A recent decision issued by the Italian Supreme Court (decision No. 20078 of 24 July 2019, Italian text available here) addresses the issue of the wording of an arbitration clause contained in general terms and conditions.
Two ICSID Arbitral Tribunals, on the basis of similar reasons, reached the same conclusion: Achmea decision (available here) does not affect their jurisdiction.
A recent decision issued by Italian Supreme Court (No. 17159 of 26 June 2019, Italian text available here) gives me the chance to make brief comments on the scope of possible review on the merits of arbitration awards by Italian State Courts seised in proceedings for setting them aside.
The so-called "Decree Unblock-Construction" ("Decreto Sblocca-Cantieri") (decree No. 32 of 18 April 2019, converted into law No. 55 of 14 June 2019) reintroduced, in the Italian system of public procurement, the advisory technical committee ("Comitato Consultivo Tecnico"), already provided for by Article 207 of legislative decree No. 50 of 18 April 2016 (repealed by legislative decree No. 56 of 19 April 2017).
The Italian Supreme Court has recently upheld its doctrine on the circulation of the arbitration clause in case of credit assignment (Italian Supreme Court, First Civil Chamber, decision No. 16127 of 14 June 2019, Italian text available here).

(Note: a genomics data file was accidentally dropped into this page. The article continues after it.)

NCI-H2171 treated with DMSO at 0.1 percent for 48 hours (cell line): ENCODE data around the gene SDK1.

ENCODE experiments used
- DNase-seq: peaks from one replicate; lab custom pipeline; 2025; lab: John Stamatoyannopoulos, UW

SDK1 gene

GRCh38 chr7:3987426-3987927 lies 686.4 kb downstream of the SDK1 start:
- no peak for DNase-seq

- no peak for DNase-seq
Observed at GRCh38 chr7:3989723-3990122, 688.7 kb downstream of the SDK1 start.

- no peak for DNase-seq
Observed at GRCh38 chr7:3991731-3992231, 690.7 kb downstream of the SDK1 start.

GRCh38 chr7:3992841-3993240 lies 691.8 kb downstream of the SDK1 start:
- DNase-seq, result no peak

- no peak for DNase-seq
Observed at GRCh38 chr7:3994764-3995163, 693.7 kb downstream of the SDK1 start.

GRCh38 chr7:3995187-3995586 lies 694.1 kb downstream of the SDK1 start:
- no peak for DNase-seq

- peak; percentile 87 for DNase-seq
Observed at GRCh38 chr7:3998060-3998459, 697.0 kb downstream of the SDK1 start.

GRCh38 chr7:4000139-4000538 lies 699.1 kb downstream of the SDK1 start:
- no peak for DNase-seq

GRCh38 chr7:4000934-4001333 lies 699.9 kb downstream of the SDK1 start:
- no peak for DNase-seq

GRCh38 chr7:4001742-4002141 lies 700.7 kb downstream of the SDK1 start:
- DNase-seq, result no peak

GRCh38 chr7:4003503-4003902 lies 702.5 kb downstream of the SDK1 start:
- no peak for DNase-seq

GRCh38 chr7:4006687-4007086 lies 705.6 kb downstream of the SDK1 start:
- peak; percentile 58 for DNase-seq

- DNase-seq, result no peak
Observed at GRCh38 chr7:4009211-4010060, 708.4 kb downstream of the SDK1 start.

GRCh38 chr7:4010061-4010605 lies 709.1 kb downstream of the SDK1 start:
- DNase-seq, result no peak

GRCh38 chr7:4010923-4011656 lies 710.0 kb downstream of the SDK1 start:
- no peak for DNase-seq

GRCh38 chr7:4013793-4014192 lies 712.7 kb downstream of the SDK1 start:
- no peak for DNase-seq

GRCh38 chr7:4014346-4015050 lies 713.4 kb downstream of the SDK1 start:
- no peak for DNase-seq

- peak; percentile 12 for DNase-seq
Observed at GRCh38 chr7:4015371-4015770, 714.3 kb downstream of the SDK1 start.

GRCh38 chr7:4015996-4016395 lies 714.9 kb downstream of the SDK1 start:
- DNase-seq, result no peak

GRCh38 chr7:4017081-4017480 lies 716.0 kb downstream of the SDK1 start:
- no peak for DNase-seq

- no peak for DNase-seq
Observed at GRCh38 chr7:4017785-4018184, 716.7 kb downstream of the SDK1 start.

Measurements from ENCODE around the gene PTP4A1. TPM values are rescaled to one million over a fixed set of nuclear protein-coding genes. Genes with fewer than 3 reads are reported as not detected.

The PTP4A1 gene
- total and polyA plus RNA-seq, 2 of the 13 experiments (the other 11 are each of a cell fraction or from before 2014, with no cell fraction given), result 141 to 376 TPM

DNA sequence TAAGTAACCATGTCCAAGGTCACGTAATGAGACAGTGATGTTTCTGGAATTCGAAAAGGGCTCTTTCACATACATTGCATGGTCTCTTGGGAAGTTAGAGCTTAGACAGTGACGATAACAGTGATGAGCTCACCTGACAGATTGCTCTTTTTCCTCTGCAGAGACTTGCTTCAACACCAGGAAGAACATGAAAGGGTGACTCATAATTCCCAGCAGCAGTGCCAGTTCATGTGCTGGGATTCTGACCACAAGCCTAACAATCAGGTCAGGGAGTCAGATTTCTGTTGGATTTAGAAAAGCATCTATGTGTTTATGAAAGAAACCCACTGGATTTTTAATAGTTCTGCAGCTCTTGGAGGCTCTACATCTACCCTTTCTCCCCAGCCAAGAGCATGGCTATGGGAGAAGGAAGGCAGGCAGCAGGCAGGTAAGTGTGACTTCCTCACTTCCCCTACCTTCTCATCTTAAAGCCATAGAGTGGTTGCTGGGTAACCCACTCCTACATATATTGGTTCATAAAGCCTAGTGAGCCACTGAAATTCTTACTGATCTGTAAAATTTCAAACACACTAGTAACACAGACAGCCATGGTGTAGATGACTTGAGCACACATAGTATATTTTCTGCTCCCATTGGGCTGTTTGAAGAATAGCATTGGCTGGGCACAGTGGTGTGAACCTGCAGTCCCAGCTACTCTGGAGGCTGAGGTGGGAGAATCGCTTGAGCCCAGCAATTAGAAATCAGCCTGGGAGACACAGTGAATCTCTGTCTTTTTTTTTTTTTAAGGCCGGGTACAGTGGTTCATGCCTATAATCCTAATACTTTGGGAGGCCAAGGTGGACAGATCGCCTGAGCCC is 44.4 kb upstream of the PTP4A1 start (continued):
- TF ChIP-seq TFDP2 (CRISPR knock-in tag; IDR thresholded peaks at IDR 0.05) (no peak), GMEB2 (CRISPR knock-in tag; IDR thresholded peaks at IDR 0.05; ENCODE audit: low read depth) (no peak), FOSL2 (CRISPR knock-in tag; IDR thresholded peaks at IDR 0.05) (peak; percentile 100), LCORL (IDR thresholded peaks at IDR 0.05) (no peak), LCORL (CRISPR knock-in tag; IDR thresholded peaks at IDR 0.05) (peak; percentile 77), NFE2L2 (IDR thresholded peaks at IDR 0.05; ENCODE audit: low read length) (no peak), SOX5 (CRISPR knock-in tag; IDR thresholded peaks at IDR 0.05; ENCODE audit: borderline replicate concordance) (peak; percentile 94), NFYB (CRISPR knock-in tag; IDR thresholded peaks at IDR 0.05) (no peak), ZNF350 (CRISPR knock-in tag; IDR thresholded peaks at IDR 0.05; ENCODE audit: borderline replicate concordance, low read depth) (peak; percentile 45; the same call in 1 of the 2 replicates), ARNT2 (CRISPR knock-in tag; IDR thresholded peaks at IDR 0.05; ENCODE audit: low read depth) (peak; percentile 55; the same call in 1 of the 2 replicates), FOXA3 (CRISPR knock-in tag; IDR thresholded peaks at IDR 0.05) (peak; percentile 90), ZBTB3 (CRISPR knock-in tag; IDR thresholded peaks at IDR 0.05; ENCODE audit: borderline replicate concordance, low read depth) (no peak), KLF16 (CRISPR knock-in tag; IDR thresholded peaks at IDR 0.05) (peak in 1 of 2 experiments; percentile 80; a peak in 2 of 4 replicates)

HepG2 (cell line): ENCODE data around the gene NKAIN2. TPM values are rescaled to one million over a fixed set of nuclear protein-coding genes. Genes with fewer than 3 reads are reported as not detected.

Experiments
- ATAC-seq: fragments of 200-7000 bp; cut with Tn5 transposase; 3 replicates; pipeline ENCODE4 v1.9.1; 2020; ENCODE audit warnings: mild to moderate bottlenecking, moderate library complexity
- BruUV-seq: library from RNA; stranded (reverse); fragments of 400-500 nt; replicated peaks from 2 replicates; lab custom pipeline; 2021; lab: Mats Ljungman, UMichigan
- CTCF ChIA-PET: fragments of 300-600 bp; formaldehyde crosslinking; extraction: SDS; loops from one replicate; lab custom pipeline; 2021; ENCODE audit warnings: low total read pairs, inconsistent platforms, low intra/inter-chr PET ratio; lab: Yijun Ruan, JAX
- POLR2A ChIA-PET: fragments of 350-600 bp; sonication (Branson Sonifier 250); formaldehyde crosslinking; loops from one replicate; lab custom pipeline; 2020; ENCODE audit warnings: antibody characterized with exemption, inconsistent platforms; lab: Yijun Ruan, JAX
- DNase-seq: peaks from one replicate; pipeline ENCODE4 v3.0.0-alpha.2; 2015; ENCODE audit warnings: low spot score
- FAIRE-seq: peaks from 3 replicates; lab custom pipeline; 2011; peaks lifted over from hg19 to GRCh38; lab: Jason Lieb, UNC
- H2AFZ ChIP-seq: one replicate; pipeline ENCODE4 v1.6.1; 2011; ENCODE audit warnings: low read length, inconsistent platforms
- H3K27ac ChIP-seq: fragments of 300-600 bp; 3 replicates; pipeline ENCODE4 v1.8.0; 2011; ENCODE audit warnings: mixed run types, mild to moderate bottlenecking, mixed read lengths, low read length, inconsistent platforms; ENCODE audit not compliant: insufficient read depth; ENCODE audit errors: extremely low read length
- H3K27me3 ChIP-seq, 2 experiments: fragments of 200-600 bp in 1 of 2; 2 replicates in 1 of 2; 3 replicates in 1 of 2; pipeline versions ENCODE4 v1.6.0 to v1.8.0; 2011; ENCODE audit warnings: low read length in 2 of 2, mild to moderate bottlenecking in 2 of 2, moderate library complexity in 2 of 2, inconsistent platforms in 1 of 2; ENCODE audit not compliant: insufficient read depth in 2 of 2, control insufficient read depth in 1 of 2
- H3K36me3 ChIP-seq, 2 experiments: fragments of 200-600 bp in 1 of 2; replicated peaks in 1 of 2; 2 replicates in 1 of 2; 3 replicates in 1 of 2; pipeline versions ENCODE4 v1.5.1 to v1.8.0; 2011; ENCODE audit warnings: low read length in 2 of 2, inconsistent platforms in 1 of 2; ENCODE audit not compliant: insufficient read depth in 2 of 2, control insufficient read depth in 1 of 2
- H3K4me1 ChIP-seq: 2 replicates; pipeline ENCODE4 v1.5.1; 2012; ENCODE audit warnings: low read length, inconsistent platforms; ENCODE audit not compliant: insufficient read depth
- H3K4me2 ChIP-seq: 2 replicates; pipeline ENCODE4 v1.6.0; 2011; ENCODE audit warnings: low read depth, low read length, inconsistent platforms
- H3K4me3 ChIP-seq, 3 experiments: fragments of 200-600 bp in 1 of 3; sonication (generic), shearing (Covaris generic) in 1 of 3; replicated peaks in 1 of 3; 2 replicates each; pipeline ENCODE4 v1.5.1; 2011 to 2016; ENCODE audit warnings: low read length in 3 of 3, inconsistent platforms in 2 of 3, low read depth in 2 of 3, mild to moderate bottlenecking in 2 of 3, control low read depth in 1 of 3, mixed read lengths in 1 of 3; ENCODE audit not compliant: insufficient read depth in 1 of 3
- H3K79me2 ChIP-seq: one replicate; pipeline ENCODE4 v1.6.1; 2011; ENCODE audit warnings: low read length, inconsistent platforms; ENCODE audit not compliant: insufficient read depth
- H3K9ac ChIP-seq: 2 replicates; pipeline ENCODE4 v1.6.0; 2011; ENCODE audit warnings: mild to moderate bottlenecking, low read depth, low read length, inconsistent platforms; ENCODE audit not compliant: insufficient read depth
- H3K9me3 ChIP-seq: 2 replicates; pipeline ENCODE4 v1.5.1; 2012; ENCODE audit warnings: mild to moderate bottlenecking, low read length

I have already examined this topic (in this post); nonetheless, in the light of its relevance, I believe that it is worth re-examining it.
Corporate arbitration is a major topic for Italian arbitration practitioners. The Italian Supreme Court developed a doctrine and laid down principles not entirely right. Some lower Courts tried to take a more appropriate approach, but to no avail (I discussed this issue, for instance, in this post).
A recent decision issued by the Court of first instance of Bologna (No. 1378 of 13 June 2019, Italian text availabe here) ostensibly applied the right doctrine (or the doctrine I deem right); nonetheless, it came to the wrong conclusion.
The wording of the arbitration clause is of utmost importance: this is a subject I have already dealt with (for instance in this post). A recent decision of the Court of Appeal of Milan (No. 2528 of 10 June 2019, Italian text available here) confirms this importance also with respect to the possible recourse for setting aside the award.
Lucy Greenwood, a collegue from the UK, is promoting the idea of a Pledge for Greener Arbitrations.
I think that this is a good idea and therefore I decided to share the link to take the pledge. Continue reading "Pledge for greener arbitrations"